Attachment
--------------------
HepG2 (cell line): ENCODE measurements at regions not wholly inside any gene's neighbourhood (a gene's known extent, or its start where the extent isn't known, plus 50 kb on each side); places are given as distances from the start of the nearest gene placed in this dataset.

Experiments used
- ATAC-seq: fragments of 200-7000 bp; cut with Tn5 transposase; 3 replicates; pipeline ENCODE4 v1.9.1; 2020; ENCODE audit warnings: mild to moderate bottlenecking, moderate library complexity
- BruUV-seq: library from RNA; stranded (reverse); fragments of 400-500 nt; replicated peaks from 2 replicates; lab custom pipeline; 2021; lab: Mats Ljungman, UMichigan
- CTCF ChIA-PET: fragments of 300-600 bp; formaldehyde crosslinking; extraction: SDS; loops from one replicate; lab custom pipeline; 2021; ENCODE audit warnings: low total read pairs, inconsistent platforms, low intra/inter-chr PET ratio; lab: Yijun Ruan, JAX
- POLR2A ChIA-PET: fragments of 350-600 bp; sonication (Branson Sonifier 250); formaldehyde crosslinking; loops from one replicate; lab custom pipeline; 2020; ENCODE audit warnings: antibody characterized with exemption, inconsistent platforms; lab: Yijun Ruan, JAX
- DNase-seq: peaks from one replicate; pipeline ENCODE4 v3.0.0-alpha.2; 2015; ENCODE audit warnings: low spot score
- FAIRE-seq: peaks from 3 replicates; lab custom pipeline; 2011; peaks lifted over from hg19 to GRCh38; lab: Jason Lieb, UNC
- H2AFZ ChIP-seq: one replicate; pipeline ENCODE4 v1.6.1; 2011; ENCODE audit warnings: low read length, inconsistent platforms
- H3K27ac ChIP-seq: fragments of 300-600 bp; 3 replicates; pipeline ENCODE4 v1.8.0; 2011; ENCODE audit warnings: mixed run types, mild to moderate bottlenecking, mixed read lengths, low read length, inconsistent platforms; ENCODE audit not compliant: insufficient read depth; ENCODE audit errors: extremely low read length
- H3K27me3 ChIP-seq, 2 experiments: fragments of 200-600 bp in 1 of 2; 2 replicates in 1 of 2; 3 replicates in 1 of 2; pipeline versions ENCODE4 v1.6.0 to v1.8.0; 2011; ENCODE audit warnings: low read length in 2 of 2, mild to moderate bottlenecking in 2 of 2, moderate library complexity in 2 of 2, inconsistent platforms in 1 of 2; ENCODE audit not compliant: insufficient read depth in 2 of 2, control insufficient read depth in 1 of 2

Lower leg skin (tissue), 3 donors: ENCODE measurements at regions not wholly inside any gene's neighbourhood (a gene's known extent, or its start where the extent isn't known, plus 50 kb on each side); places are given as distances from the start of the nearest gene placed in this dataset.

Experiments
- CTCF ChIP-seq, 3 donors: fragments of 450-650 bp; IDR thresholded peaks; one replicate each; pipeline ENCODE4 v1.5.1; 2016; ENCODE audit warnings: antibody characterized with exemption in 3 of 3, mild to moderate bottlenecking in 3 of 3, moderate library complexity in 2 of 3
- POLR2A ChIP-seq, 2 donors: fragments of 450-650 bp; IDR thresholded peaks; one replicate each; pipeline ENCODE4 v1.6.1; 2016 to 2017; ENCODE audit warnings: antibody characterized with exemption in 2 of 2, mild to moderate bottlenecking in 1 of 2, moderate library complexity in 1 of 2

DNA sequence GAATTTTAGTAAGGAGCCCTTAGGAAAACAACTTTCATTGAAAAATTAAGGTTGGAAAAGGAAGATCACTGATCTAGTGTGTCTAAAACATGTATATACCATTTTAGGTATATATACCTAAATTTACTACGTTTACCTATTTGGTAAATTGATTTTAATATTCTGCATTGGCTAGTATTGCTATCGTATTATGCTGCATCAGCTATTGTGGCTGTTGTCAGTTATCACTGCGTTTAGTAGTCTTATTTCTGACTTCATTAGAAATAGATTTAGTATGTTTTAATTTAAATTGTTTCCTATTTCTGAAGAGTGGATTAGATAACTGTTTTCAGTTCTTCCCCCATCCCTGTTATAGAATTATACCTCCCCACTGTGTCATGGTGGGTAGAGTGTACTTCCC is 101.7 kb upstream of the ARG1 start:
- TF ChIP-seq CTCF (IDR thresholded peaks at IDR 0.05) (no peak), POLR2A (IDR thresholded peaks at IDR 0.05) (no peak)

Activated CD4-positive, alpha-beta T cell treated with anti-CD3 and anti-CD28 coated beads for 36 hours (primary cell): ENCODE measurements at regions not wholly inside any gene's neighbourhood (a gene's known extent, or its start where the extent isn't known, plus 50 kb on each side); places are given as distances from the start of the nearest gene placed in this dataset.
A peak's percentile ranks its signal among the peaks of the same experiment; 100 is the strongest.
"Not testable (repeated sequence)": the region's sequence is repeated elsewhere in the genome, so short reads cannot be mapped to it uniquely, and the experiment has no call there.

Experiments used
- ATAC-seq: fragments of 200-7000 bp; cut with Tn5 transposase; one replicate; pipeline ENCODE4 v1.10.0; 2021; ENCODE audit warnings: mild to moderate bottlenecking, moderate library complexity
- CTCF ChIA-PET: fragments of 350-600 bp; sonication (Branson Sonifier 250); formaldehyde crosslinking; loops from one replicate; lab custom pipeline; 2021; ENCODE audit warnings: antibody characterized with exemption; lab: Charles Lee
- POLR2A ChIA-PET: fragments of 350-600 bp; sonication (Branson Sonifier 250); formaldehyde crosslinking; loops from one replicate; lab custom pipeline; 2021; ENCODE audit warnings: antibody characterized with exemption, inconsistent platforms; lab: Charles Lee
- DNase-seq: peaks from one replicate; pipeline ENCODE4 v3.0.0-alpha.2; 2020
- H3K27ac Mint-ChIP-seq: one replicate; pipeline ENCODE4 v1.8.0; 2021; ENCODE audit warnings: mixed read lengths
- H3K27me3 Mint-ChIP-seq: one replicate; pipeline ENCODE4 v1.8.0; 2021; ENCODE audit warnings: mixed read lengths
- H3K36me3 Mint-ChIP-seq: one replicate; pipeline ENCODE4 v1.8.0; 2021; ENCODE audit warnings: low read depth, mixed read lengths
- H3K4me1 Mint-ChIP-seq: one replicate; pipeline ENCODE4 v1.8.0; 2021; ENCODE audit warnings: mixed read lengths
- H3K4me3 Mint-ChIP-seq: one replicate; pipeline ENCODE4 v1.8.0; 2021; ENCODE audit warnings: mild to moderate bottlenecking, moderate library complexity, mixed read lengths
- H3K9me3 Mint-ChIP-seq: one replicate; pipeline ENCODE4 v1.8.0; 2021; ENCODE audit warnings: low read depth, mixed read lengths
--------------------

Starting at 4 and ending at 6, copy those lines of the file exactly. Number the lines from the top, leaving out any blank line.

- BruUV-seq: library from RNA; stranded (reverse); fragments of 400-500 nt; replicated peaks from 2 replicates; lab custom pipeline; 2021; lab: Mats Ljungman, UMichigan
- CTCF ChIA-PET: fragments of 300-600 bp; formaldehyde crosslinking; extraction: SDS; loops from one replicate; lab custom pipeline; 2021; ENCODE audit warnings: low total read pairs, inconsistent platforms, low intra/inter-chr PET ratio; lab: Yijun Ruan, JAX
- POLR2A ChIA-PET: fragments of 350-600 bp; sonication (Branson Sonifier 250); formaldehyde crosslinking; loops from one replicate; lab custom pipeline; 2020; ENCODE audit warnings: antibody characterized with exemption, inconsistent platforms; lab: Yijun Ruan, JAX